As you mentioned more and more businesses are adopting re-using/repurposing practices. How sustainable some of these young businesses will be in the long run? It will be interested to know. What we know is that in most cases this “rejected” material is being hauled by private carters to landfills. It comes to this end because of different barriers. It is the only option, it’s expensive, there is lack of institutional support, regulations, etc.
As we continue this conversation with the OpenIDEO community, we hope to translate these needs to a better solution.

Photo of Kate Rushton

This is very relevant to me. Several years ago I had to write a piece about the economics of waste and how to get the most value from it. I was looking at landfill gate fees/tipping fees across the US. The costs to send waste to landfill vary so much from state to state and between districts that I wonder if it is considerably more viable to locate a re-use facility in a place with very high landfill gate fees. The ideal location being near a brewery on the outskirts of a city with very high district gate fees.

This is a link to fees for the UK (considerable variation) - http://www.wrap.org.uk/content/comparing-cost-alternative-waste-treatment-options-gate-fees-report-2015 I remember the US also having a large variation.

Am I right in thinking that a lot of bsp goes into pet food at the moment?

Photo of Jessica Aguirre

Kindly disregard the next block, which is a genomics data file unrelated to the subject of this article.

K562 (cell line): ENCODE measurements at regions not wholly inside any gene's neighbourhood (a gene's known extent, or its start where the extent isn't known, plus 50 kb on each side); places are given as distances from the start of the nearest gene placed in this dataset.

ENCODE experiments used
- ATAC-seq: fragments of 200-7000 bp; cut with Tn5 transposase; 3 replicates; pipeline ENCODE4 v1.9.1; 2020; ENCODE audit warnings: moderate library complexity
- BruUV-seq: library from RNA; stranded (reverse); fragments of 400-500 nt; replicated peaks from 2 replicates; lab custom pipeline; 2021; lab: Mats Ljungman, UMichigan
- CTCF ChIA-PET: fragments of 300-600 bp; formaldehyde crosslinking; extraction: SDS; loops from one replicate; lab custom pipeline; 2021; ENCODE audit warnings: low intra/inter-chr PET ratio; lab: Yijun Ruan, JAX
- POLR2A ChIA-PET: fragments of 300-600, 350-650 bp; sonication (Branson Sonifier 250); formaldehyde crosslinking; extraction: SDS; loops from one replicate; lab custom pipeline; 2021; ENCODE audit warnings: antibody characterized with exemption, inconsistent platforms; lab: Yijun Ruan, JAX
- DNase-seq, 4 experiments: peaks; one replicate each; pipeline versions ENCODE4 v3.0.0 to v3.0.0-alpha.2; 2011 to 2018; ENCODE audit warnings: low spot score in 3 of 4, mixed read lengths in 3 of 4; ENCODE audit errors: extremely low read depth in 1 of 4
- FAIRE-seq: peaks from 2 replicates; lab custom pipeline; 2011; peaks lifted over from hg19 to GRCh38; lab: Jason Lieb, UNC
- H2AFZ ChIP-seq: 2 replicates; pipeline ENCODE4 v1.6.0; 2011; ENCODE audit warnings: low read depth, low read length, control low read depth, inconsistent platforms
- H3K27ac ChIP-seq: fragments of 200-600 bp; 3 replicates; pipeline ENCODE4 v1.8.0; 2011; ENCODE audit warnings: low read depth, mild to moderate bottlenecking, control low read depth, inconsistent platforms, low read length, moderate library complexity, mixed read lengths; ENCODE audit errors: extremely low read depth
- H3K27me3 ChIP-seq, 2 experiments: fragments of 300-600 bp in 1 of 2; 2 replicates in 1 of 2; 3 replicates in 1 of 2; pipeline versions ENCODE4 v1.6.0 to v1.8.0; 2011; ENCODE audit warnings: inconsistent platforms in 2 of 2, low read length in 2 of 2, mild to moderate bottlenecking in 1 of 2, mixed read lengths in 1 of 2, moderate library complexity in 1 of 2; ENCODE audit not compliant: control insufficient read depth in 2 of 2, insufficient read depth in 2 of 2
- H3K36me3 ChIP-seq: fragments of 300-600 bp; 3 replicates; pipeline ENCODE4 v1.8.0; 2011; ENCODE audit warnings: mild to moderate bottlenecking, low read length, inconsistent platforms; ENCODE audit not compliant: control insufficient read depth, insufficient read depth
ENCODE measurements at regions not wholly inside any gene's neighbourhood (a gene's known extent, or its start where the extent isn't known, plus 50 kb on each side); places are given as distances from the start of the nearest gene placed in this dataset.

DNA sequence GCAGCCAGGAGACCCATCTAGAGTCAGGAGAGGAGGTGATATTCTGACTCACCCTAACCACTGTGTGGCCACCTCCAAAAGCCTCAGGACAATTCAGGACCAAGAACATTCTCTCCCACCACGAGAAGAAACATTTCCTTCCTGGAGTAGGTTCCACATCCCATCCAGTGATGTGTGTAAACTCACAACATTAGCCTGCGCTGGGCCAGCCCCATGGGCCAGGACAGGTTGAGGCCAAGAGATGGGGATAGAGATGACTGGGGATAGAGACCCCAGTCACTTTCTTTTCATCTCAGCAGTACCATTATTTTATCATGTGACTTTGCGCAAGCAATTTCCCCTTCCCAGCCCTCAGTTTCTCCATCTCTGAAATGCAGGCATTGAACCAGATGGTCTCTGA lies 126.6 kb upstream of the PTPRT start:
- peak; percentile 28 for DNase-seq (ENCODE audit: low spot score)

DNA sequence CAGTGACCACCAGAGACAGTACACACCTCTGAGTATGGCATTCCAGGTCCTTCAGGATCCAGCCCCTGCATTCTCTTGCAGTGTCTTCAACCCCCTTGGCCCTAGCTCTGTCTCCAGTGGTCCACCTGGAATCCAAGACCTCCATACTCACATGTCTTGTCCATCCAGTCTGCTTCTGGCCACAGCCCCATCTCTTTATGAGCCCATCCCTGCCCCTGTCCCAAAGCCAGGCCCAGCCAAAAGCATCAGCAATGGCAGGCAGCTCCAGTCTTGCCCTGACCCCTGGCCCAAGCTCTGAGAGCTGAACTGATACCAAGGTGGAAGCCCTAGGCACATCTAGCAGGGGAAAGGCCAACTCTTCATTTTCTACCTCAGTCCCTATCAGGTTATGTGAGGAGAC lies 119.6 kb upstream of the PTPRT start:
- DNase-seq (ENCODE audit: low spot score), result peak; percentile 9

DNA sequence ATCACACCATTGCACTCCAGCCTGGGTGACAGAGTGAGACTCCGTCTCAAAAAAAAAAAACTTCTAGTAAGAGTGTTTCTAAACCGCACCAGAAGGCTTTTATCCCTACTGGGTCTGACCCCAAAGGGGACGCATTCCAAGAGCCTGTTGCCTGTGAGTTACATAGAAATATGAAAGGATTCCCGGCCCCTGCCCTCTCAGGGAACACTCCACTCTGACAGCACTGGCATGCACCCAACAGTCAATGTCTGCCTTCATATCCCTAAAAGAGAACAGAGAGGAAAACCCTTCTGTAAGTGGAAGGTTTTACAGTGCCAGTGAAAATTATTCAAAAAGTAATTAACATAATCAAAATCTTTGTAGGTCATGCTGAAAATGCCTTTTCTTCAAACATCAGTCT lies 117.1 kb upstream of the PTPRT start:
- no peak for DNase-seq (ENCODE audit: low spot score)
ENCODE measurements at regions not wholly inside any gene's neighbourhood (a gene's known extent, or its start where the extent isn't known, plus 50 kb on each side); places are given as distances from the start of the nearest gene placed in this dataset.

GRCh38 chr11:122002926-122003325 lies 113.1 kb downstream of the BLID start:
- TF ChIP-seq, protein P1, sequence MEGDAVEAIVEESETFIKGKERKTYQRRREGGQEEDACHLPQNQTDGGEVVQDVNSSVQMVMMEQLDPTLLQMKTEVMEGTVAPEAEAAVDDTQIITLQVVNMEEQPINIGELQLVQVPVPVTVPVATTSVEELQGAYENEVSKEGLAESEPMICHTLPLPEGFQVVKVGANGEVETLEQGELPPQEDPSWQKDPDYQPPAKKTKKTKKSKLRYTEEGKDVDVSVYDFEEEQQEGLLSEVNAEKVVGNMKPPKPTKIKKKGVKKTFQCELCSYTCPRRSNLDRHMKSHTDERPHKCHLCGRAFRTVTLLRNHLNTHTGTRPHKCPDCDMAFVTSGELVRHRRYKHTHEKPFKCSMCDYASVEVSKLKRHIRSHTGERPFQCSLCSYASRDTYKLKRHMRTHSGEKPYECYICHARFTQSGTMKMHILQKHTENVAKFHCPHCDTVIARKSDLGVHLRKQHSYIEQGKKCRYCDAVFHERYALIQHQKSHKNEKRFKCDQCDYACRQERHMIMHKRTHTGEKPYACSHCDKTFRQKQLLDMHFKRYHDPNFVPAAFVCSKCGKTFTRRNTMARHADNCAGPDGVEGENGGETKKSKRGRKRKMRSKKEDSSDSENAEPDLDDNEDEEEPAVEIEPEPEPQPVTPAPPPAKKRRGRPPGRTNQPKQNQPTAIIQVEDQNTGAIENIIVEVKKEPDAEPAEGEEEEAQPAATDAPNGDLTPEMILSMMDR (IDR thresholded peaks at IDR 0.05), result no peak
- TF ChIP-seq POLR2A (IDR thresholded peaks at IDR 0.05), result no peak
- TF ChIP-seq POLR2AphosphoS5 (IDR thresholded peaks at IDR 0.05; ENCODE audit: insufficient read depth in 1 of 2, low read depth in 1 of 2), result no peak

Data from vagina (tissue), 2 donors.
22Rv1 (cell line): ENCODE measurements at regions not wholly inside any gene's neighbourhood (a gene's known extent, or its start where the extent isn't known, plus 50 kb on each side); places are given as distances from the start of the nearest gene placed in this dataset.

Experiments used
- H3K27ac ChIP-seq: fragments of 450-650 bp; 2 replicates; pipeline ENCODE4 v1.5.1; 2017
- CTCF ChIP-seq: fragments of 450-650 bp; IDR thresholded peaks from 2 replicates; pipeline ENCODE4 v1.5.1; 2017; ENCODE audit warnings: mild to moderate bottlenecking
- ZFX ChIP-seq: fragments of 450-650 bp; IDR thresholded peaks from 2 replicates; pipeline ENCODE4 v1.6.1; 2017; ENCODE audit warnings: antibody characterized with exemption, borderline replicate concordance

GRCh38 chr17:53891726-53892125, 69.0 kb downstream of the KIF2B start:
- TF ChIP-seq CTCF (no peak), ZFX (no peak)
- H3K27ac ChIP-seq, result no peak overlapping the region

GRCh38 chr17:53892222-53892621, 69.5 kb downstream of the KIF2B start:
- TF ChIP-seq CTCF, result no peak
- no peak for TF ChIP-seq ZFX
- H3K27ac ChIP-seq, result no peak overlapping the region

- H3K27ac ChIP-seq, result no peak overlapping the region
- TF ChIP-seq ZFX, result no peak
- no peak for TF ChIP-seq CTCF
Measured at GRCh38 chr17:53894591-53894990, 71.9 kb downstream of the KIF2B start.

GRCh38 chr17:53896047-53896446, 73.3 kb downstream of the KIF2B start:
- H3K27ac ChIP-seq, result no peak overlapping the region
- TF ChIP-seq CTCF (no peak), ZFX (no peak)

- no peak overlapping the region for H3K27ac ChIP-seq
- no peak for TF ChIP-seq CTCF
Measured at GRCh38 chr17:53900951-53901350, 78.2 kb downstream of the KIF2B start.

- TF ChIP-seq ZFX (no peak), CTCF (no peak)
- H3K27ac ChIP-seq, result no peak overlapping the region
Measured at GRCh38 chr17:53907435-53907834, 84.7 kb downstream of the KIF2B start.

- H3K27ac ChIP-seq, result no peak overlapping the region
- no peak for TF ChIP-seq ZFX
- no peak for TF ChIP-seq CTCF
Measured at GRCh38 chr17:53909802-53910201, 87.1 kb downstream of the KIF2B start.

Hi Kate.
We have been focusing on the waste management in New York and how it services the two main waste generators, household and commercial. It is a vast network of many kinds: waste transporters, recycling/processing facilities, transfer stations, energy recovery facilities, recyclables markets, and landfills.

We know that in the case of the breweries, the private carter picks up the spent grain. Some private carters offer to compost it but at extra cost. A small brewery generates around 2,000 pounds of spent grain each week. It is quite an expense and most breweries are on-board to any solution that could reduce this cost.

In New York City the number of breweries is around 44. Most of the waste is sent to private waste transfer station in the city and later sorted out to and sent to a waste-energy facility in New Jersey or landfills in Pennsylvania, Virginia, or Ohio.

We find the whole system cumbersome, isolated, and with very few syndicates. However, we see great potential for transformation and especially with the 0x30 initiative which hopes zero waste to landfills by 2030 and the commercial organic law. You could check more details about this in Ashwin’s post https://challenges.openideo.com/challenge/food-waste/research/organic-food-waste-in-brooklyn-part-1

Lastly, comparing the number of breweries and spent grain generated, it is not a lot what goes to pet food. The collaboration brewery-pet food manufacturer is more successful in small localities where businesses support each other. New York presents its own challenges; nonetheless also possibility.